RENEE MONTAGNE, HOST:
President Donald Trump made his view of the North American Free Trade Agreement clear during the presidential election.
(SOUNDBITE OF ARCHIVED RECORDING)
PRESIDENT DONALD TRUMP: NAFTA was the worst trade deal in the history - it's, like, the history of this country.
MONTAGNE: Trump blames NAFTA for the loss of millions of U.S. manufacturing jobs. Now his administration is demanding changes during current negotiations, changes that may be difficult for Mexico and Canada to accept. As NPR's John Ydstie reports, that's making many American farmers and ranchers nervous.
JOHN YDSTIE, BYLINE: In the fellowship hall of a Lutheran church on Maryland's Eastern Shore, Chip Councell, a local farmer, is singing the praises of the lunch the church ladies just served to a trade delegation from Taiwan.
CHIP COUNCELL: This is truly a local meal. Local sweet corn, tomatoes, crab cakes from the local rivers...
YDSTIE: This little white church sits in the middle of corn and soybean fields on America's rich farm land between the Atlantic Ocean and the Chesapeake Bay. Councell raises corn, soybeans and wheat. His ancestors began farming here in 1690.
COUNCELL: My son farms with us in the operation, and he is the 11th generation.
YDSTIE: And Councell says in today's world, U.S. farmers have to look abroad for markets.
COUNCELL: Ninety six percent of the world's population lives outside of our borders. We are very blessed in this country to have productive farm land, productive agricultural system. And if we are going to grow and prosper, then the outside of our borders - that is our market.
YDSTIE: Canada and Mexico, America's NAFTA partners, are two of the biggest markets for U.S. farmers. For instance, Mexico is the No. 1 buyer of U.S. corn. So Councell, a past president of the U.S. Grains Council, says he and a lot of other corn farmers were alarmed when candidate Trump attacked NAFTA, a trade deal that has opened the door for U.S. corn exports to Mexico and Canada. He says he has been told by Trump administration officials that they understand NAFTA's importance for agriculture.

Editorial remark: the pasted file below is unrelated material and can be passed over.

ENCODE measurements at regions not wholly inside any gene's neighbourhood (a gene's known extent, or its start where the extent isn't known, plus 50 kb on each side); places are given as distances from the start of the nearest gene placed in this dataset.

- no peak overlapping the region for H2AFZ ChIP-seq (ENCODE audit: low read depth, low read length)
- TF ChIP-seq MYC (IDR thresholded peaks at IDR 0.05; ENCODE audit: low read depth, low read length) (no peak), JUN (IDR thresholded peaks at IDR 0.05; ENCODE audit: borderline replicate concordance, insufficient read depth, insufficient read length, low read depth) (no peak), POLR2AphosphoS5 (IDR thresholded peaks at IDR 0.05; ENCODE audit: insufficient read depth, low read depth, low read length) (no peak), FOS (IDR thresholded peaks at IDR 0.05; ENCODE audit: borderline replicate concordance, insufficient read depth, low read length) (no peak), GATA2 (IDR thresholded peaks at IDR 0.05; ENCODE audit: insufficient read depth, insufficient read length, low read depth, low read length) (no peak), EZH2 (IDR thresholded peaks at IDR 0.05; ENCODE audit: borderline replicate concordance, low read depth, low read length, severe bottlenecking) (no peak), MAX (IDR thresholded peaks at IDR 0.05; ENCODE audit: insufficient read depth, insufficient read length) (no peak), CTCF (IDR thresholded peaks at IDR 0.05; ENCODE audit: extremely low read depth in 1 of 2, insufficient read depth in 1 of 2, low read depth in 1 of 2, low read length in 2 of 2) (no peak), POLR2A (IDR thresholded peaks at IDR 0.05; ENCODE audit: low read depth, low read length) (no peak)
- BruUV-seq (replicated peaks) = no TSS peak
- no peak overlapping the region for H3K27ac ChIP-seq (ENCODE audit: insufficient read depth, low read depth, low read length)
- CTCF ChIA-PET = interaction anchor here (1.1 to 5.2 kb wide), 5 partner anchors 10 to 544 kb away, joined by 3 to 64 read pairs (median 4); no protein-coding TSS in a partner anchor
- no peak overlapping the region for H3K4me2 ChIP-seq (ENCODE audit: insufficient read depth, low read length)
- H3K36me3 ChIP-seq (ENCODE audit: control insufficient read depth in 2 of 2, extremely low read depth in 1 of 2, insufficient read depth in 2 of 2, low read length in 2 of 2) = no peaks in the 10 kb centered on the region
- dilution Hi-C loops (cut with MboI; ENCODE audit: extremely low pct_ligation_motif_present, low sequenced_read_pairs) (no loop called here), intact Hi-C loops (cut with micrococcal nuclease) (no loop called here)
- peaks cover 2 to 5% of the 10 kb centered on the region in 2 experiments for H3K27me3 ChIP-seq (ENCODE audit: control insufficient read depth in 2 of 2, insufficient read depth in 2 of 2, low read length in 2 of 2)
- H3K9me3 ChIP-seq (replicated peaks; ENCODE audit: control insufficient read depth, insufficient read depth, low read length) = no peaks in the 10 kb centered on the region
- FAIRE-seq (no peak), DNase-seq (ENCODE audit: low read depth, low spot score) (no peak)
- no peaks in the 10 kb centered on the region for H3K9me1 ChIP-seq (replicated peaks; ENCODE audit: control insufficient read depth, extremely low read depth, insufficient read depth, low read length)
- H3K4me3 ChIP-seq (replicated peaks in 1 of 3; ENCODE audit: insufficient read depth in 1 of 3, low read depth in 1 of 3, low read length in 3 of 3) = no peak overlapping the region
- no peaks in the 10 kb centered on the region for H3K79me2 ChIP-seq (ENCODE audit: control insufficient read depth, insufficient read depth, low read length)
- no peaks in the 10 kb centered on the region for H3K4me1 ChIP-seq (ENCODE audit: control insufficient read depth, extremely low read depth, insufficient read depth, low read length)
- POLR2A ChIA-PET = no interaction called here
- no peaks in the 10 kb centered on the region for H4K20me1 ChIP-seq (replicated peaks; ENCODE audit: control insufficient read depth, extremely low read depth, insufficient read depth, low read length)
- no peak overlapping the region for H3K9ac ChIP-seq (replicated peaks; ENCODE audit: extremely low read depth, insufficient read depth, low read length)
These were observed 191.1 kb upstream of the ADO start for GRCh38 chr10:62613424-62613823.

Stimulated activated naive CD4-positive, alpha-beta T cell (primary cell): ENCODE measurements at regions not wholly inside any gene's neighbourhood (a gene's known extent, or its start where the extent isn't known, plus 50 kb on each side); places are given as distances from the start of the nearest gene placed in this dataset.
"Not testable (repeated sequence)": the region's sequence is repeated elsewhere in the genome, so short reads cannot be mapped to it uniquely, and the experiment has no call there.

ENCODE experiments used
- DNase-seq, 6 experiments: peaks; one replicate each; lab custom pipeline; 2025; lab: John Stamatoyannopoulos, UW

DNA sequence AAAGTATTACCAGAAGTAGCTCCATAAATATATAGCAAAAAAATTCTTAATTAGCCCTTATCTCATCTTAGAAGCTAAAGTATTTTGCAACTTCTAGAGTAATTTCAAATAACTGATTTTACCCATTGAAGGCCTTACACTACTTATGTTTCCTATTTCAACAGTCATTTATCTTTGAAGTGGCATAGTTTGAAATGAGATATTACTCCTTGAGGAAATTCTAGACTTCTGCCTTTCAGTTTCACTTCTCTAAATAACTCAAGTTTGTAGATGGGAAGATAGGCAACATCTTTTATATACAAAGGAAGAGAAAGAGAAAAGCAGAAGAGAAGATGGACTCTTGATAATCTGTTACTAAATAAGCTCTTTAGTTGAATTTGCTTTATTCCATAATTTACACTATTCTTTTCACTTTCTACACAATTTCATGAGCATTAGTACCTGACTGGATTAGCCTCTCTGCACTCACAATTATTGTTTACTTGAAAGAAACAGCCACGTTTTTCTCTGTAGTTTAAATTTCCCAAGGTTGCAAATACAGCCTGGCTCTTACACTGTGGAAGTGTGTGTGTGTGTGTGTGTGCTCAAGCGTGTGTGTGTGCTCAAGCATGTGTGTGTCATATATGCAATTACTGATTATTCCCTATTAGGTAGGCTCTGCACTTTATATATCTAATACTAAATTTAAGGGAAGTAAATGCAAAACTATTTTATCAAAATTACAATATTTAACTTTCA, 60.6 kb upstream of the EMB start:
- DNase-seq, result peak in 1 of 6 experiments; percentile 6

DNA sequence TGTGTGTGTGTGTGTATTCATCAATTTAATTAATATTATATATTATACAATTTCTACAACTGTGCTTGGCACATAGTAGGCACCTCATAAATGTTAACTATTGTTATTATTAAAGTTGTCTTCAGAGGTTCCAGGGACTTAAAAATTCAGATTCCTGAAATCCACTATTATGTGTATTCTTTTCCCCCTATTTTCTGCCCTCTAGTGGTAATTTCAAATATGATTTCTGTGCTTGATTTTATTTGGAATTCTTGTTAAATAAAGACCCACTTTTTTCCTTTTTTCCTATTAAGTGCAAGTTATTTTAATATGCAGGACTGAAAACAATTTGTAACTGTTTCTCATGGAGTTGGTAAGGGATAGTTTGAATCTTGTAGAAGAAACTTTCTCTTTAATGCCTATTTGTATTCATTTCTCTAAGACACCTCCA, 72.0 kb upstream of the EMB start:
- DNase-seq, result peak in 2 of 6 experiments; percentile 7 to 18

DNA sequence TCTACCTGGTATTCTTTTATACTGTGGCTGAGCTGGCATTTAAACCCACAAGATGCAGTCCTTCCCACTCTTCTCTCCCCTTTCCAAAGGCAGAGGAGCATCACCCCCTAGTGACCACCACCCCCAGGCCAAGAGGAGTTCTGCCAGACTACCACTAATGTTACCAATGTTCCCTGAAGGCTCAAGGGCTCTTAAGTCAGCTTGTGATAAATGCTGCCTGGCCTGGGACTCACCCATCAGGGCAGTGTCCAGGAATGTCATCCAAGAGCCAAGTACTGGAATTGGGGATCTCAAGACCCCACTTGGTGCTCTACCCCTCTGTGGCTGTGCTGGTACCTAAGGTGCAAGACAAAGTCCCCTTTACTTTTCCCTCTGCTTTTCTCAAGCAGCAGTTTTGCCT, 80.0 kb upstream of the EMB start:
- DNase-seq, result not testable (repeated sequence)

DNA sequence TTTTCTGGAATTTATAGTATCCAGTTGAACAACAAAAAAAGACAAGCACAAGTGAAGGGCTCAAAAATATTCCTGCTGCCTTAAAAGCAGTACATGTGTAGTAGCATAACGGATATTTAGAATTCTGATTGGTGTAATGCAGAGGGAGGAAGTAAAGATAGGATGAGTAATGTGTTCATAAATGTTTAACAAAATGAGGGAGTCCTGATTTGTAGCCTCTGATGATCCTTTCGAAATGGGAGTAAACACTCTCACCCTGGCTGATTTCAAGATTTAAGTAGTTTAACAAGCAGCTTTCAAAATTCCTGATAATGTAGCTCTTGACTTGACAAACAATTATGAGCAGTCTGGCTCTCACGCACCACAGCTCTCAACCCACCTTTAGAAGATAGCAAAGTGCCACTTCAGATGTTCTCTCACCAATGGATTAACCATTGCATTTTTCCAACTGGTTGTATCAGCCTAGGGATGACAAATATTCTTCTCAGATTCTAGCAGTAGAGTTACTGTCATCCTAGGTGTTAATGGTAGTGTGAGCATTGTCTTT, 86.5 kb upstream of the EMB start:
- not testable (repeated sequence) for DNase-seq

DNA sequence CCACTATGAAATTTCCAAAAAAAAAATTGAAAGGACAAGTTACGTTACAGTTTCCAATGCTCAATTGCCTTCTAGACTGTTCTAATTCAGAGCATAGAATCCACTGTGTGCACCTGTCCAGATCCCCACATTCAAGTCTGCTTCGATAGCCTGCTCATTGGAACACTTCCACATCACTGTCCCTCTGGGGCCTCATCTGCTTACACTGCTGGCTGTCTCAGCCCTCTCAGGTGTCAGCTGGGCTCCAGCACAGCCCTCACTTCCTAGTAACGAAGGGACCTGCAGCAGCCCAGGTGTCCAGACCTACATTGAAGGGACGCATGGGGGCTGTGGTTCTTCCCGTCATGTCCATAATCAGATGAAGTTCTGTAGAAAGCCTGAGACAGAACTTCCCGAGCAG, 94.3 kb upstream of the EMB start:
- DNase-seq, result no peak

COUNCELL: One of the main goals that we've been told by the administration is to do no harm to agriculture. Having said that, unfortunately, if we look back over time in history, if there are trade disputes among countries, easily, agriculture is the one that gets hit first and hit the hardest.
YDSTIE: Trade expert Chad Bown of the Peterson Institute for International Economics agrees.
CHAD BOWN: Yes, I think it's inevitable that agriculture will suffer collateral damage if the NAFTA agreement is terminated or somehow ends up being in much diminished form. Agriculture has been such a success story for the United States.
YDSTIE: And not just for corn exports.
(SOUNDBITE OF ARCHIVED RECORDING)
UNIDENTIFIED MAN: Let's give Mike another big round of applause.
YDSTIE: At the North Dakota Stockmen's Association meeting in Fargo recently, a roomful of ranchers in big hats and pearl button shirts heard speakers talk about the relationship between exports and prices. Julie Ellingson, who raises cattle with her husband south of Mandan, is the group's executive vice president.
JULIE ELLINGSON: Beef exports drive about $300 of value per animal. And so that is real dollars and cents to the farmers and ranchers across North Dakota not only because of the pounds of meat that goes across the borders, the kinds of beef that those foreign consumers are purchasing - things that don't have as much value here in the United States.
YDSTIE: Cuts like tongue, liver and kidneys are more valuable in Mexico, which buys $800 million worth of U.S. beef a year. Canada imports a billion dollars' worth a year, including a lot of middle cuts, like steaks and roasts. NAFTA pushed tariffs to zero, virtually eliminating the barriers to the beef trade between the U.S. and its two neighbors. The Trump administration has said its goal is to make sure U.S. farmers don't lose in the renegotiation of NAFTA. But back amid the cornfields of Maryland's Eastern Shore, Chip Councell says he's not sure how it will turn out.
COUNCELL: I don't think anybody knows. We're optimistic. We're hopeful but a little bit nervous, as well.
YDSTIE: John Ydstie, NPR News.
NPR transcripts are created on a rush deadline by Verb8tm, Inc., an NPR contractor, and produced using a proprietary transcription process developed with NPR. This text may not be in its final form and may be updated or revised in the future. Accuracy and availability may vary. The authoritative record of NPR’s programming is the audio record.